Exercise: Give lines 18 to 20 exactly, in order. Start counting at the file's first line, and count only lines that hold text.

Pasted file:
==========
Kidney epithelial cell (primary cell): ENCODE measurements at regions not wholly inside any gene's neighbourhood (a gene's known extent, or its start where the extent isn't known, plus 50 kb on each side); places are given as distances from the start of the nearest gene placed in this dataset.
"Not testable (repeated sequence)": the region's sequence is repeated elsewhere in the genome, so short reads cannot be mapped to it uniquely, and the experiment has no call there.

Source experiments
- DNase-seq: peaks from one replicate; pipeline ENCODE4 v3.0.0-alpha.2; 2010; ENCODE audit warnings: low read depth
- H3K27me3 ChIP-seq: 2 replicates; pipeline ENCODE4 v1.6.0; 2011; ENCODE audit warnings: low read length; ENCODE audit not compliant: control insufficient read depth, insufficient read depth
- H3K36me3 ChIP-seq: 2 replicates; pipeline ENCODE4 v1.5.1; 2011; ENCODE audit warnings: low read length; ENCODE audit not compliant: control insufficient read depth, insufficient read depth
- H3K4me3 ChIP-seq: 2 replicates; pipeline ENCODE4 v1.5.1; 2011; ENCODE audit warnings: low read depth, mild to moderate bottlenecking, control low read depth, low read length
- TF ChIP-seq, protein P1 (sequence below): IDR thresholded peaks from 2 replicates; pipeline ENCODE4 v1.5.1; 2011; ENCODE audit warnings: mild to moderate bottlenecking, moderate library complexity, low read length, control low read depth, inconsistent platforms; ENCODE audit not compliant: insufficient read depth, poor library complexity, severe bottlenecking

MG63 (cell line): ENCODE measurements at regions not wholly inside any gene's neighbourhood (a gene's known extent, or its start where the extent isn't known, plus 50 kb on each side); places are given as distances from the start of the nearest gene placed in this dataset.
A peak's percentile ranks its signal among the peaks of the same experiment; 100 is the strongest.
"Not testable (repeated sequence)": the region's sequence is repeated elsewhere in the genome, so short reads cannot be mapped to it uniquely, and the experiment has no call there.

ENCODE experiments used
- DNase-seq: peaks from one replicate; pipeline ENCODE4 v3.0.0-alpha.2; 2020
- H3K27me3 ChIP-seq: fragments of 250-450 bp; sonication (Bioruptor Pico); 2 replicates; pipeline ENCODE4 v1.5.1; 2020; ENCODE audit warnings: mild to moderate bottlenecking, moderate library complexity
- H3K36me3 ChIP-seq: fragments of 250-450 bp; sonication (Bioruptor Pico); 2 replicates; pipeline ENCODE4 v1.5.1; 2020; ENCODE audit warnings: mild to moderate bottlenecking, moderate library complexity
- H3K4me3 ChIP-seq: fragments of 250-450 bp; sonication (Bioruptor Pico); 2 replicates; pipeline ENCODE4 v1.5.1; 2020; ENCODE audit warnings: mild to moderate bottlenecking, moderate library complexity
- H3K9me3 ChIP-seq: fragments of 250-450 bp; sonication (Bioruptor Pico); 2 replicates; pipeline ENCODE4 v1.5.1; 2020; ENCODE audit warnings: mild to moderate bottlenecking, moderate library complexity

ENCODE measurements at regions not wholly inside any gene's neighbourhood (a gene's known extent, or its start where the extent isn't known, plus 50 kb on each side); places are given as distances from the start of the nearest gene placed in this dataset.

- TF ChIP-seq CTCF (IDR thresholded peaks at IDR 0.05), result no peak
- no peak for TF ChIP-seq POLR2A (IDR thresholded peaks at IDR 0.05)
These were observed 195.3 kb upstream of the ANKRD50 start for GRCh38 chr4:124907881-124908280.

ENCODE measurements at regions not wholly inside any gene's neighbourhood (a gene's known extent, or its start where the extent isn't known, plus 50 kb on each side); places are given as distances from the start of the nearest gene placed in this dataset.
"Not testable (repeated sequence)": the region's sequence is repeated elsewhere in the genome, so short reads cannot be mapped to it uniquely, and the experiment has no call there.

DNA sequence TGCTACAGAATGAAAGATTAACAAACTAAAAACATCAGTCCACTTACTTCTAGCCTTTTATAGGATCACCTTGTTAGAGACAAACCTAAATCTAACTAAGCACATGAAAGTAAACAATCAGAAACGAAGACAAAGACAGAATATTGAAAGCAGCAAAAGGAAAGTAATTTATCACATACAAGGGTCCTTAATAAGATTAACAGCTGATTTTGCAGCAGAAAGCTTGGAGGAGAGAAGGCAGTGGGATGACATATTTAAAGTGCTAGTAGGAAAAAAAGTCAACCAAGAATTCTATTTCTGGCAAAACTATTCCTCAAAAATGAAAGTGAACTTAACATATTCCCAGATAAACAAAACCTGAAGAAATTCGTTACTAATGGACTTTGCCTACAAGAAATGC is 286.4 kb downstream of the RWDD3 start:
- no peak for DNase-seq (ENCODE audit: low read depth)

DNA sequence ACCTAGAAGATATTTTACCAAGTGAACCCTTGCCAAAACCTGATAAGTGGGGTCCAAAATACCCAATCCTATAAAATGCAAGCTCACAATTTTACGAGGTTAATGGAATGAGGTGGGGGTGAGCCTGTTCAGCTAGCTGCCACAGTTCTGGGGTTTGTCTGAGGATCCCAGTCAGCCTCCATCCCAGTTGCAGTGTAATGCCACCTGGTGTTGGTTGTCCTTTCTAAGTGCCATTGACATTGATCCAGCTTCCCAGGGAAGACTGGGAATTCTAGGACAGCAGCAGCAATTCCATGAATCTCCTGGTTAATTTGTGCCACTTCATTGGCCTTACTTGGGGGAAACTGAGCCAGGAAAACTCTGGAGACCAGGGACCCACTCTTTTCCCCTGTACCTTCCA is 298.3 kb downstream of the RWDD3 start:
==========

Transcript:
ENCODE measurements at regions not wholly inside any gene's neighbourhood (a gene's known extent, or its start where the extent isn't known, plus 50 kb on each side); places are given as distances from the start of the nearest gene placed in this dataset.

- TF ChIP-seq CTCF (IDR thresholded peaks at IDR 0.05), result no peak
- no peak for TF ChIP-seq POLR2A (IDR thresholded peaks at IDR 0.05)